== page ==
Ode to Joe4/3/2013
I enjoyed and appreciated the article, “Morphine Dreams” by Joe Weeg (Joe’s Neighborhood, March 21). Tried to express my appreciation directly by going to his website www.joesneighborhood.com but couldn’t enter it. Please relay my appreciation to him for me.–Jim Calhoun Des Moines
Can the Des Moines Public School Board be trusted?
Last week we witnessed the Des Moines School Board select a new superintendent, Thomas Ahart, by the means of an illegal, closed-door session. Not only is this an injustice to the taxpayers. This is an injustice to the African-American community and people of color. Five of the 14 finalists the search firm picked were minorities, however the School Board never gave them a second look. Dick Murphy, Connie Bosen, Cindy Elsbernd and Bill Howard, through their actions, felt African-American and people of color candidates were not good enough to warrant a final interview. Which leads me to this question: What makes Thomas Ahart better than an African-American or person of color candidate? What makes Thomas Ahart better then Dr. Linda Lane, an African-American woman, who holds doctorates and more than 30 years of experience in Des Moines Public Schools? Thomas Ahart is a white male who can be trusted to follow the orders of Dick Murphy and Connie Boeson — like Nancy Sebring, and present board members Cindy Elsbernd and Bill Howard.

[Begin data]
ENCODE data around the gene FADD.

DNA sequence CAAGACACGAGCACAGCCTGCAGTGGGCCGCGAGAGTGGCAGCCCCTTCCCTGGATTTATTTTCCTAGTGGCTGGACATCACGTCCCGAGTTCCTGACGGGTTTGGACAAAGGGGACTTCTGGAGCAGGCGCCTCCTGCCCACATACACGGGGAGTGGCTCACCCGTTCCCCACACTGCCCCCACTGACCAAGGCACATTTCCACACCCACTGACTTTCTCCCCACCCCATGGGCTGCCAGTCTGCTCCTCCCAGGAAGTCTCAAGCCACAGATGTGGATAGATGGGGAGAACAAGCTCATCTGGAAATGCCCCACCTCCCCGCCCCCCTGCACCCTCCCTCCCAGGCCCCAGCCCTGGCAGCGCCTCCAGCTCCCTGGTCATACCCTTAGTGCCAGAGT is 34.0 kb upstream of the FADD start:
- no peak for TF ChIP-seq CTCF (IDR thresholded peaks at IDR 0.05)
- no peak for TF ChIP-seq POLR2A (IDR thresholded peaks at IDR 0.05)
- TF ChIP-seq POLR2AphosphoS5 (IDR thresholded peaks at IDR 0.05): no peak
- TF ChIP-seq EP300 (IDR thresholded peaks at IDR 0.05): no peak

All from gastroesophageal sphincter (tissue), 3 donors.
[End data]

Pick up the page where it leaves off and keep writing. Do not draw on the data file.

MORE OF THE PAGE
This is not about Thomas Ahart; this is about a consistent pattern of dishonesty, racism and corruption. This has been demonstrated repeatedly by the Des Moines School Board. Which the taxpayers can no longer afford to tolerate. We need more responsible people, like Pat Sweeney and Joe Jongewaard, who had the courage to step up and expose what happened during the closed door session. They cannot do it alone; it’s time for the taxpayers to step up and show Dick Murphy and Connie Bosen who’s truly boss.
Why, living in an area known for soybean production, are all the bags of edamame (fresh green soybeans) that I find in grocery stores labeled “Product of China?” Does the ethanol industry consume so much corn that it is more lucrative for soy farmers to sell their harvest for animal feed? Perhaps the farmers don’t realize yet that human consumption of soy, other than oil, is a trend even among otherwise meat-eaters, and not a passing fancy? A soy association told me it is a lack of local processors. Hasn’t the market proven steady enough that someone decided it would be profitable to market America-grown, even Iowa-grown, soy foods? Surely nationwide it would be cheaper to transport from here than over an ocean.–Jeni Nosbisch Des Moines
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